About your Search

20121002
20121010
Search Results 0 to 3 of about 4 (some duplicates have been removed)
're not going to have that doctors or medical personnel to support that. i think we need a health-care revision. there's no question about that. but we need a health care revisions that's going to allow a marketplace to compete to bring down the cost. we need to be able to buy insurance across state lines. that means states have to get out of mandates for insurance. we need tort reforms to bring down the cost and we need accessibility for insurance. we need affordability for insurance. this current law is not going to do that. it will continue to drive up health-care costs and the cost of insurance premiums. >> you have 90 seconds. >> let me tell you why -- why i have dedicated my life to the idea that everyone should have access to decent health care. there's a woman in connecticut who has worked hard all her life and so has her husband. her husband was switching jobs and in between those two jobs, during the week he was unemployed, their son was diagnosed with cancer. when it would to get insurance on her husband's new plan, they would not provide for because he had a pre-existing condition.
panels and between the patient and doctor. that is something i do not agree with in our health-care law. that's one of the reasons i oppose it. these are times we have to look at what is best for everyone to have the best kind of health care they can have. i believe in preventive health care and let me just address one thing before -- let me digress for a second. i have never said i'm for privatizing social security or our medicare plans. that's clearly not my thing. congressman murphy knows that has to be honest about that. i will support continuing reform to social security and medicare simply prolong it for our generation. congressman murphy voted to take $716 billion of medicare to fund the affordable health care act. i don't think that is what we should do. we're there for than going to eventually did i those services to our seniors or hospitals or doctors who are going to take medicare patients. . it is being taken out of the pockets of drug industries and drug companies who are making billions of care for seniors. if you are going to be serious about reducing the rate of growth o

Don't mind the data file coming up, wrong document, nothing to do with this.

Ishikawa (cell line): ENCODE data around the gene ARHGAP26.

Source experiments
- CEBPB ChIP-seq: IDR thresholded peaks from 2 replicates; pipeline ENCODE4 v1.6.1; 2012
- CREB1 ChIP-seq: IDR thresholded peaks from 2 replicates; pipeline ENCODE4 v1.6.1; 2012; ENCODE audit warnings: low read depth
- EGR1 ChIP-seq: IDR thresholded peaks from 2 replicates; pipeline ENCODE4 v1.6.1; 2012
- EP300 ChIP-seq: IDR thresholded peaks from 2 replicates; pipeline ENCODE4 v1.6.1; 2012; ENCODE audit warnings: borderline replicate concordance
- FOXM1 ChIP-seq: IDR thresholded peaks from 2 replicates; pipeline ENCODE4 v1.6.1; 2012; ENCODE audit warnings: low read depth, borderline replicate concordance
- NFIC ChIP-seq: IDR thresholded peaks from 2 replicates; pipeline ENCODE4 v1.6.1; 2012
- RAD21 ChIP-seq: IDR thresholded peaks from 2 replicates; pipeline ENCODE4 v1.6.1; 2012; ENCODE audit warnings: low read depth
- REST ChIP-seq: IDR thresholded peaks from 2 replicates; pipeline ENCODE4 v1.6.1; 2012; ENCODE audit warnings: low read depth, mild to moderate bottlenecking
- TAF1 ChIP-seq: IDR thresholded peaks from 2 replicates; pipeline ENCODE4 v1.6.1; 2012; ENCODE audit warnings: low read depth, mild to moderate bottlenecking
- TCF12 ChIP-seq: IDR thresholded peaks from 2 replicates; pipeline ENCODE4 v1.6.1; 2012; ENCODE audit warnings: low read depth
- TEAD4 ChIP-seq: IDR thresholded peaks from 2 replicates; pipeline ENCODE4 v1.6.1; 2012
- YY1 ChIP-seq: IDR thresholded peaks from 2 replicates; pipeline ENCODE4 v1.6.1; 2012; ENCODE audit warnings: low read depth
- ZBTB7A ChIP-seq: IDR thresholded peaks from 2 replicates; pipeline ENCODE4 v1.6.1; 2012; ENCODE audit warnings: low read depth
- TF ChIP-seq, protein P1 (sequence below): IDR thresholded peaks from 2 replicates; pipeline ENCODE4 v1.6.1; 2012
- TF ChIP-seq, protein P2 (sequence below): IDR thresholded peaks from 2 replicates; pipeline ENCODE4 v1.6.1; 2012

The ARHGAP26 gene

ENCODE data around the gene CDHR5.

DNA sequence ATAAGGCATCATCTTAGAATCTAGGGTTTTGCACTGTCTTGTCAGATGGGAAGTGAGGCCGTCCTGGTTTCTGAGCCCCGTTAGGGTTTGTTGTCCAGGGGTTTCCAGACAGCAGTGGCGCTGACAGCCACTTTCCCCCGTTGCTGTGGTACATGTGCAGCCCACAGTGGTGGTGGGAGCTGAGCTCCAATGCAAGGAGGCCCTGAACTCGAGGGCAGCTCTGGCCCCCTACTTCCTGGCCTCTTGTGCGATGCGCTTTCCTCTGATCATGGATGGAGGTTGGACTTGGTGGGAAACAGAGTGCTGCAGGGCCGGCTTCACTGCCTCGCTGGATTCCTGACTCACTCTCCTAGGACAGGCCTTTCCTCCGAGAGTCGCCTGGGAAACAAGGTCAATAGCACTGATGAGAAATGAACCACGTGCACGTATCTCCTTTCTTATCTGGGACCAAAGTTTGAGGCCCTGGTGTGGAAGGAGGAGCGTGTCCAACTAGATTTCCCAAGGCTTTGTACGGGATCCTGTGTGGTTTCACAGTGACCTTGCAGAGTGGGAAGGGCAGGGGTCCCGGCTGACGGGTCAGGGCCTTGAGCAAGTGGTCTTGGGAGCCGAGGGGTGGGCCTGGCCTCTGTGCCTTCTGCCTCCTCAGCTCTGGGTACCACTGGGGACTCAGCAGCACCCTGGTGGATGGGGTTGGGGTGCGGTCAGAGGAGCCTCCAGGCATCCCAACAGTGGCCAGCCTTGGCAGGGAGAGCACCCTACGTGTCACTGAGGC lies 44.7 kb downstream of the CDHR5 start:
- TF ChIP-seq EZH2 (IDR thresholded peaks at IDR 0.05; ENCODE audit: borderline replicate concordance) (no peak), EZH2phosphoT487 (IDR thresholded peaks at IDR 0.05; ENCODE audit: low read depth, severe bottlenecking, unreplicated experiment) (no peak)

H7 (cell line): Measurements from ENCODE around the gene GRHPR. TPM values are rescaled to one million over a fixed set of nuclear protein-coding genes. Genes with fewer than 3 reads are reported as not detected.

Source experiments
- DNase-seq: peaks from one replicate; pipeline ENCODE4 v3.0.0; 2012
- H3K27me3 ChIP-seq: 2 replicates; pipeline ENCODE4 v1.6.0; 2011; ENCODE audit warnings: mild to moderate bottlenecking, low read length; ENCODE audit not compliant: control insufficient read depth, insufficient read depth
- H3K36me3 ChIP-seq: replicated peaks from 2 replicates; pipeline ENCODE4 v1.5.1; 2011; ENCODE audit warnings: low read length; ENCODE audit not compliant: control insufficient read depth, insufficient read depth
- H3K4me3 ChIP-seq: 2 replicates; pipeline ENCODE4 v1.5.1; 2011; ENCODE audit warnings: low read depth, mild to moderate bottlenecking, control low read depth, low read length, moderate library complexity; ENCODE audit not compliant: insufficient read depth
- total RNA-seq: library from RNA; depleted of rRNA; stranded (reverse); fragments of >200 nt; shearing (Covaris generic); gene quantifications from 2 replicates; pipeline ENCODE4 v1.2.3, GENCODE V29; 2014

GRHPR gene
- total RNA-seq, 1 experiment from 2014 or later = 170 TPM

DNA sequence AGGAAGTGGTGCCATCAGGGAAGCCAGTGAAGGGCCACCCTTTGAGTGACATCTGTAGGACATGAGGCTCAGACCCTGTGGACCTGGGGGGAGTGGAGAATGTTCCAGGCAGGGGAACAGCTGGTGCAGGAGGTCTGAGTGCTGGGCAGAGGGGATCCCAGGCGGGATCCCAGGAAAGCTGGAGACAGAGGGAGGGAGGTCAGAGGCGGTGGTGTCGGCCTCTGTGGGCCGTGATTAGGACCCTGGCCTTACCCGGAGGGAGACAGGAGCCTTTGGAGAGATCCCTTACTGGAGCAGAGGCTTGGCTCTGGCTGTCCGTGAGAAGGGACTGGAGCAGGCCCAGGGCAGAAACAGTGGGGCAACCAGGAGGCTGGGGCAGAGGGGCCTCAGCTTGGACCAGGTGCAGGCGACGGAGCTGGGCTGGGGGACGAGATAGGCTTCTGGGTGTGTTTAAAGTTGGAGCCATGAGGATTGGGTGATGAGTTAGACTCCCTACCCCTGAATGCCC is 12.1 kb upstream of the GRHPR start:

to spend huge sums of money for change around the organization of our health-care system -- i'm not sure of that one did or not but generally speaking, the more important legislation moves fast. that is because a deal has been struck and if we have to wait two or three days, the deal can be broken up by all the interests. that is congress saying we've got the decision and you don't have them, public, one of the reasons i like transparency as ideologic, it represents the shift of power back from congress out to the people who congress is elected by. >> as we get ready to go to questions, let me make one or two very quick points -- in terms of successes on our team, there has been a cultural shift in the house. people in both parties in different places within the institution are having the conversation that they really did not have before. you can tell by my panelists from the senate rules committee about how difficult it is to have this kind of conversation in the other chamber. at least at the house, there seems to be a number of members who are serious about these issues in that their
Search Results 0 to 3 of about 4 (some duplicates have been removed)